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Trump: 'Totally ridiculous' to have census without citizenship question

President TrumpDonald John TrumpPennsylvania Supreme Court strikes down GOP bid to stop election certification Biden looks to career officials to restore trust, morale in government agencies Sunday shows preview: US health officials brace for post-holiday COVID-19 surge MORE on Wednesday defended his administration’s controversial decision to add a citizenship question to the 2020 census.

“I think it’s totally ridiculous that we would have a census without asking,” Trump said during an Oval Office meeting with the president of Poland.

His remarks came the same day the Justice Department announced that Trump had invoked executive privilege to block congressional investigators from viewing documents related to the administration's move to add the citizenship question.

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The decision to invoke privilege escalated the fight between the White House and the Democratic-controlled House.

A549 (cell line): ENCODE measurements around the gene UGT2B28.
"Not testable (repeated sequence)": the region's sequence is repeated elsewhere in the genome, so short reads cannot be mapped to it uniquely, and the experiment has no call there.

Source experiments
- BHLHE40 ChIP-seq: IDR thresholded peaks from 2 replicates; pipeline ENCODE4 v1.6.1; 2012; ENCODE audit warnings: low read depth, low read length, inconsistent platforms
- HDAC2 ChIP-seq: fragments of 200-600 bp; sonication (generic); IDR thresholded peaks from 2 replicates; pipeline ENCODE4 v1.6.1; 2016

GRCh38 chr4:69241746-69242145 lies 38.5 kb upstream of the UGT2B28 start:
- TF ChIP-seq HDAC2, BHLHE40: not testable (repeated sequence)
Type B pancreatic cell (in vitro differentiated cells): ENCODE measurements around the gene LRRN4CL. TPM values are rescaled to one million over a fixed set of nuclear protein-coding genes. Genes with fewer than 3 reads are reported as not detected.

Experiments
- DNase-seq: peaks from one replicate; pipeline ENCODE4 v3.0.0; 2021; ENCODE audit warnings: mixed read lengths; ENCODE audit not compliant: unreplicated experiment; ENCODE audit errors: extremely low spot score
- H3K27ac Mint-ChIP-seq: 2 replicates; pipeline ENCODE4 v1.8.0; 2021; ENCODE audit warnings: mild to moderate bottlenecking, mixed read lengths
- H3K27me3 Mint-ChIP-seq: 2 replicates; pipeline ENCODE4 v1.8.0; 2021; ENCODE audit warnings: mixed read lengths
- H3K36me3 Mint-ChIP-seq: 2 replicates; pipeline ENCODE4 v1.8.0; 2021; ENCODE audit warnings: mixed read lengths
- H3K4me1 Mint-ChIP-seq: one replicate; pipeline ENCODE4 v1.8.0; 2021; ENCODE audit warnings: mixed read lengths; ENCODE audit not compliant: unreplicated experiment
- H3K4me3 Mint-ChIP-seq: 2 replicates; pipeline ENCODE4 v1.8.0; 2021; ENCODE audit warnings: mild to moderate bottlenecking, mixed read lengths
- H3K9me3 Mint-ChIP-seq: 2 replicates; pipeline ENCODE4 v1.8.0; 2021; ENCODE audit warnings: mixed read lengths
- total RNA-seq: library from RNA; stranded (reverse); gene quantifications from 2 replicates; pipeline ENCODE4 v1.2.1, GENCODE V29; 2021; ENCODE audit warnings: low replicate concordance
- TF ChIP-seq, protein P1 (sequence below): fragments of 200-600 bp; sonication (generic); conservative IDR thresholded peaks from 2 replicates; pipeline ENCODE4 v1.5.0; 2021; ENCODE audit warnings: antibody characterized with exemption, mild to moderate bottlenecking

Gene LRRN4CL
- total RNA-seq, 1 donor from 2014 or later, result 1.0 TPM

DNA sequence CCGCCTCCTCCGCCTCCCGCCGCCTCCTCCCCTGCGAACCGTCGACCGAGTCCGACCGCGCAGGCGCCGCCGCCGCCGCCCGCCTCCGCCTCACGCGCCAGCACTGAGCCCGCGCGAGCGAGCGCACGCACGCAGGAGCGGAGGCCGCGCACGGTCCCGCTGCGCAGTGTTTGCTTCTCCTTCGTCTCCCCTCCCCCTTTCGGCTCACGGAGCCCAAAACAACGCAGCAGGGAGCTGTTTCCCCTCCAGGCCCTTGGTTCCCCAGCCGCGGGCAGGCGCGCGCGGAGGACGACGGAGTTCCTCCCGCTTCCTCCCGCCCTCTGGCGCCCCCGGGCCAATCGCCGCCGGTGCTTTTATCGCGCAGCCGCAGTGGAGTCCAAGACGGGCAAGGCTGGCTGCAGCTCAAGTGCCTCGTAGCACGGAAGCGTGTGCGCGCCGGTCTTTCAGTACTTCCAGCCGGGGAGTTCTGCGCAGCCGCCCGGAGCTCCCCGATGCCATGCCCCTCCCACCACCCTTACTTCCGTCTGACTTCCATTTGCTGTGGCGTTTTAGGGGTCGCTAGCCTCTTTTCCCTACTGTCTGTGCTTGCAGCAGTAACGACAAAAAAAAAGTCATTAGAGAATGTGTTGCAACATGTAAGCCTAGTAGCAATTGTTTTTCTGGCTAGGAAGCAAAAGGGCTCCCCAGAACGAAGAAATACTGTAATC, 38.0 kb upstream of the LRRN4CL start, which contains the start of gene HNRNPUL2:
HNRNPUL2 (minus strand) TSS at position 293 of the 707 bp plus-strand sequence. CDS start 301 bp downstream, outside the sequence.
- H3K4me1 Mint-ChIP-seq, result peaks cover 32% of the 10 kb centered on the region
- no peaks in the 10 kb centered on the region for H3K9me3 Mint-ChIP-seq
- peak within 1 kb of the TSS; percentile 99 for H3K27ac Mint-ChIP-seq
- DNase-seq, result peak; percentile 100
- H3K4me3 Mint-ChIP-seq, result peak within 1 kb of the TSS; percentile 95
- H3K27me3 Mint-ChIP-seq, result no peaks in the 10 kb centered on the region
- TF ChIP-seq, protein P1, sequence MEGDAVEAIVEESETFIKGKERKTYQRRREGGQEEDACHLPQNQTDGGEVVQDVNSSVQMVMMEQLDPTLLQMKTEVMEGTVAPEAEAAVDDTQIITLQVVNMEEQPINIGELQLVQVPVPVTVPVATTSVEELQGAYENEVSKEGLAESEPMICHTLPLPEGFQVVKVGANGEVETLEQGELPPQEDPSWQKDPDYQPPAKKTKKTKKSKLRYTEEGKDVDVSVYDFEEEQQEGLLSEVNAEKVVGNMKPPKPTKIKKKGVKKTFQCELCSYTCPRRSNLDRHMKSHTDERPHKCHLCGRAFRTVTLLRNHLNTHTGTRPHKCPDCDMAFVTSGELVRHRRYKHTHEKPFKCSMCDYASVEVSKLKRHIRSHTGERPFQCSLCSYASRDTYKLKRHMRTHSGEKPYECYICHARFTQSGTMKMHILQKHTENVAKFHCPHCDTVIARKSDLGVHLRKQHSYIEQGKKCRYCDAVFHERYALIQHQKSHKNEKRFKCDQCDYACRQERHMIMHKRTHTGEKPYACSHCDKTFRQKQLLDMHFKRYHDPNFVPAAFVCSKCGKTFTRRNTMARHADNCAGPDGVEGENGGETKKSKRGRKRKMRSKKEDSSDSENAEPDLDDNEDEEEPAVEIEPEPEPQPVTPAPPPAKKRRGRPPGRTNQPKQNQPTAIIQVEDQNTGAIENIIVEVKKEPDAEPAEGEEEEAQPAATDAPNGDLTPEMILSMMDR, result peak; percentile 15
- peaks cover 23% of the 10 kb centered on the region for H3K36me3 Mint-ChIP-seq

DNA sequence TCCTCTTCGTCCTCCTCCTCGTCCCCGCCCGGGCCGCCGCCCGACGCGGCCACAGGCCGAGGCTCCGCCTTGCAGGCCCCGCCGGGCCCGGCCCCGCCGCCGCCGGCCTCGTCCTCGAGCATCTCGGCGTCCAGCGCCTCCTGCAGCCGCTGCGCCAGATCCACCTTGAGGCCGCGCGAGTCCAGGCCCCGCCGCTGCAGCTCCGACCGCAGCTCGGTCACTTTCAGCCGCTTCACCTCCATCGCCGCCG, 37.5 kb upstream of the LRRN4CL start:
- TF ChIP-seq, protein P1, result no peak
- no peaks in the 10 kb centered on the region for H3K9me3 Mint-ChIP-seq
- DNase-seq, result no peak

The Oversight and Reform Committee is set to vote Wednesday afternoon on whether to hold Attorney General William BarrBill BarrNew DOJ rule could allow executions by electrocution, firing squad Clyburn: Biden falling short on naming Black figures to top posts Five federal inmates scheduled for execution before Inauguration Day MORE and Commerce Secretary Wilbur RossWilbur Louis RossSupreme Court to hear arguments on Trump administration's attempt to exclude undocumented immigrants from census Central Asia is changing: the Biden administration should pay close attention Census Bureau can't meet Trump's deadline for data on undocumented immigrants: report MORE in contempt for failing to comply with congressional subpoenas for documents related to their census investigation.

Critics in Congress argue that adding a citizenship question could intimidate immigrants from participating and create an inaccurate population count. That could have major consequences when congressional district lines are redrawn, with opponents arguing it could benefit Republicans.

The administration has dismissed that argument, saying the question is intended to provide accurate information about the U.S. population.

A citizenship question has not been included in census questions for all U.S. households since 1950.